Filter Applications

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Applications for Filters

This tutorial explains the uses for the base Source class of entities called Filters. Filters are a cool set of entities which allow certain things to be triggered or activated based on target name, classname, damage type, or combinations of all of them. Needless to say, this has many useful applications in a level. If you are designing a form of CTF map, you'll need to use filters so players don't cheat and try to capture their own flag to get points. They're useful to ensure certain entity classes, perhaps, only npc_zombies, activate something, and the npc_crow doesn't activate it instead.

It is assumed you have a basic knowledge of entities, triggers, and the I/O system - This is just intended as a basic breakdown of the filter types and their uses.

Targetname Filtering

Filtering by targetname uses a filter_activator_name entity. This entity allows or disallows things via determination of the targetname of a particular entity. It needs three keyvalues. In order for a trigger to call it within the world, it requires a targetname keyvalue. In order for it to filter entities, it requires a filtername keyvalue. And in order to determine what to do with this filter, it requires a Negated keyvalue, which can either be set to "0" or "1". This last value, when set to 1, allows all but entities matching the particular targetname. When set to 0, it only allows entities with the matching targetname.

This trigger has quite a few practical applications - Let's look at the trash can sequence from Half-Life 2's trainstation map. How does the game know that you need to throw away the can, and not, say, one from the vending machine. How does it differentiate between takeout containers and the can you need to discard? Filters.

If we were to recreate the sequence, focusing on a filter aspect, we could name the can, simply "can", set a filter_activator_name with a filtername keyvalue of "can", and a Negated keyvalue of 1. If we apply this filter to a trigger_once within the trashcan, and, let's say for the sake of this tutorial, have that trigger with an output of PlaySound to a nearby alarm noise. (We also need to set the flags on the trigger to recognize physics items.) So, when we drop the physics item with a targetname of 'can' into the trigger volume, it will play the alarm sound.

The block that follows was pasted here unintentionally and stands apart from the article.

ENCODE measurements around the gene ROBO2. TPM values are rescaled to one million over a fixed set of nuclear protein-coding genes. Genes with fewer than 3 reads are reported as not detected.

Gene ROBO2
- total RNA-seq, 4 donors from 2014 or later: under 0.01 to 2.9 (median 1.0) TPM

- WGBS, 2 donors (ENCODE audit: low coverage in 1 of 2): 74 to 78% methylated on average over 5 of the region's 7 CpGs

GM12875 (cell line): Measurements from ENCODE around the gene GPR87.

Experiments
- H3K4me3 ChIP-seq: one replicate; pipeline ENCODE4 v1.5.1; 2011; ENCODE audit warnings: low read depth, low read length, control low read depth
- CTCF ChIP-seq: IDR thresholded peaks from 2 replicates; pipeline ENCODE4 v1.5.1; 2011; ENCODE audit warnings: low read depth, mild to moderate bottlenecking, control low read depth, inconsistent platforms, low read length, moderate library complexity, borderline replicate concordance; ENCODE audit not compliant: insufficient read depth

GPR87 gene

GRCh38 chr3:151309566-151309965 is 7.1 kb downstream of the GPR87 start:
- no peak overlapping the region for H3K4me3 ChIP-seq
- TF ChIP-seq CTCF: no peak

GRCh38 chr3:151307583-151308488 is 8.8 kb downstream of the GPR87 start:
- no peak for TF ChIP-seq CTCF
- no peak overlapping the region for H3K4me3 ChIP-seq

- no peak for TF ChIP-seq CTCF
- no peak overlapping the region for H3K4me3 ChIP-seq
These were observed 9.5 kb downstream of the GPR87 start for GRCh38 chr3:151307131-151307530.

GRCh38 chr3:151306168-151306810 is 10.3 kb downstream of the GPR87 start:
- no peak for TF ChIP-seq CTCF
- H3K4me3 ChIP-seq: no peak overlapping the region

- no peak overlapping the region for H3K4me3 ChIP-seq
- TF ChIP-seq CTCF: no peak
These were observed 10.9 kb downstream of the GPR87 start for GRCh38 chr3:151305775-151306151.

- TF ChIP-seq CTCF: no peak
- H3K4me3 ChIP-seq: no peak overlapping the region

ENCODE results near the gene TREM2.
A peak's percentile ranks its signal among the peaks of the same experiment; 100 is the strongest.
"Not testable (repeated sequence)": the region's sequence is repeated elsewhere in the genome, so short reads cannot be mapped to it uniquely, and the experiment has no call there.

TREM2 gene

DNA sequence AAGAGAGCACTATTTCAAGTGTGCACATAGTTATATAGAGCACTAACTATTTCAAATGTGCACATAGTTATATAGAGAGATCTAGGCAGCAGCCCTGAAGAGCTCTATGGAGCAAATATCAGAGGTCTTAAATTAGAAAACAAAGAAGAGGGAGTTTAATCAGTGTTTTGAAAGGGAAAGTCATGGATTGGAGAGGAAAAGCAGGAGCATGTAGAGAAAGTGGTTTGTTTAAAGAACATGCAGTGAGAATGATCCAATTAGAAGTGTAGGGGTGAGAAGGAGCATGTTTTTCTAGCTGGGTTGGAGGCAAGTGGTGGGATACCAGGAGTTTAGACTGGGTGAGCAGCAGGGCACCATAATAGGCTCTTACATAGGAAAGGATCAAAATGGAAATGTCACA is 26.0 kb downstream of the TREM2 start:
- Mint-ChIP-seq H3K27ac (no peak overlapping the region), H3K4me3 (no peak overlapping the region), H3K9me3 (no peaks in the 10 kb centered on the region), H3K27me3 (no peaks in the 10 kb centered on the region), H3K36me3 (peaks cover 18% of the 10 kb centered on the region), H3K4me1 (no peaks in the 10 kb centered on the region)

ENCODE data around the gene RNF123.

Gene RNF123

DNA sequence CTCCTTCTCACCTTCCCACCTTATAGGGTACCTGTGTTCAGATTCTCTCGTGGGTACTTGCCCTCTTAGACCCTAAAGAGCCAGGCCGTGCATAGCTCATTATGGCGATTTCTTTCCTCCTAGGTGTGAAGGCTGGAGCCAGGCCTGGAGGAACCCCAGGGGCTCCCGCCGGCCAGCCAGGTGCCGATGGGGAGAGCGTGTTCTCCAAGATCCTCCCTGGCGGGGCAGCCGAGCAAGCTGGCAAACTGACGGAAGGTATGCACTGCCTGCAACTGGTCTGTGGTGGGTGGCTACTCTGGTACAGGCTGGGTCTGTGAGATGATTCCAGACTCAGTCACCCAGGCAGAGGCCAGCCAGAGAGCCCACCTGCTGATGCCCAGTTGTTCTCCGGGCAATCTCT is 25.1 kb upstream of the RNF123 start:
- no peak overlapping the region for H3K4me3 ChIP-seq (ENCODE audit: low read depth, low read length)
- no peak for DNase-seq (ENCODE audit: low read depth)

Classname Filtering

Filtering by a classname utilizes a filter_activator_class entity. The targetname and negated fields apply the same here, though the application differs. This entity has a filterclass keyvalue, in which a classname you wish to filter by is entered (For example, npc_zombie.)

While it seems like more generalized filtering, which it is, it has it's own uses. For example, let's assume you're making a sequence in which you want some zombies to charge forward, and when they hit a certain point, it will trigger an alarm noise (Again, for the sake of the tutorial, an alarm noises will be used.) But what if you have some other NPCs around? What if the crow can trigger the sound? Or the physics items? That wouldn't work. This is where classname filtering comes into play.

We don't need to name the zombies anything special, since we want zombies in general to fire the trigger. All we need to do is set the filter of the trigger to our filter_activator_class, and enter a keyvalue called filterclass with a value of npc_zombie. Set the trigger's flags to, say, physics items, and NPCs. Setup your alarm output, and scatter some physics items in the map. Try to toss them through the trigger. Nothing happens. The filter_activator_class ensures the trigger is only activated by npc_zombies.

Damage Type Filtering

Damage type filtering uses, you guessed it, a filter_damage_type. This uses the same two keyvalues as the other two filters we've discussed, but utilizes a different value for the damage - damagetype. This cannot be used as an activator, to fire a trigger, for example, but filters by what types of damage are inflicted on something. Below is a list of values for different types of damage on a damagetype key:

Value Description
0 GENERIC
1 CRUSH
2 BULLET
4 SLASH
8 BURN
16 FREEZE
16 TRAIN <Team Fortress 2>
16 VEHICLE (New with Alien Swarm)
32 FALL
64 BLAST
128 CLUB
256 SHOCK
512 SONIC
Value Description
1024 ENERGYBEAM
16384 DROWN
32768 PARALYSE
65536 NERVEGAS
65536 SAWBLADE <Team Fortress 2>
131072 POISON
262144 RADIATION
524288 DROWNRECOVER
1048576 CHEMICAL
1048576 CRITICAL <Team Fortress 2>
1048576 ACID (New with Alien Swarm)
2097152 SLOWBURN
4194304 SLOWFREEZE


This can be applied on npcs, for example - An npc_combine_s will do - This can specify what things can damage it. For example, you could make it so only burn damage hurts him. This entity is helpful in conjunction with a filter_multi, which is what we will discuss next.

Multi-Type Filtering

Finally, there's multi-type filtering using a filter_multi - This compares any filters you've made together, either with an AND or OR comparison, to fire something. AND will make it so all must be passed before it fires, and likewise, OR will make it so that only one must pass. This uses a combination of damage, name, or classname filtering to make a more complex filter. It utilizes similar keyvalues as those, as well - This doesn't do any actual filtering itself, it just combines other ones to make a large filter.

Filter Summary

As you can see, Filtering is a valuable asset whether you're scripting for Singleplayer, or setting up sequences in a custom type of deathmatch. They can be extremely powerful and useful, as with any other entity, if used correctly - They are also extremely flexible - Their applications are almost endless.

Happy filtering!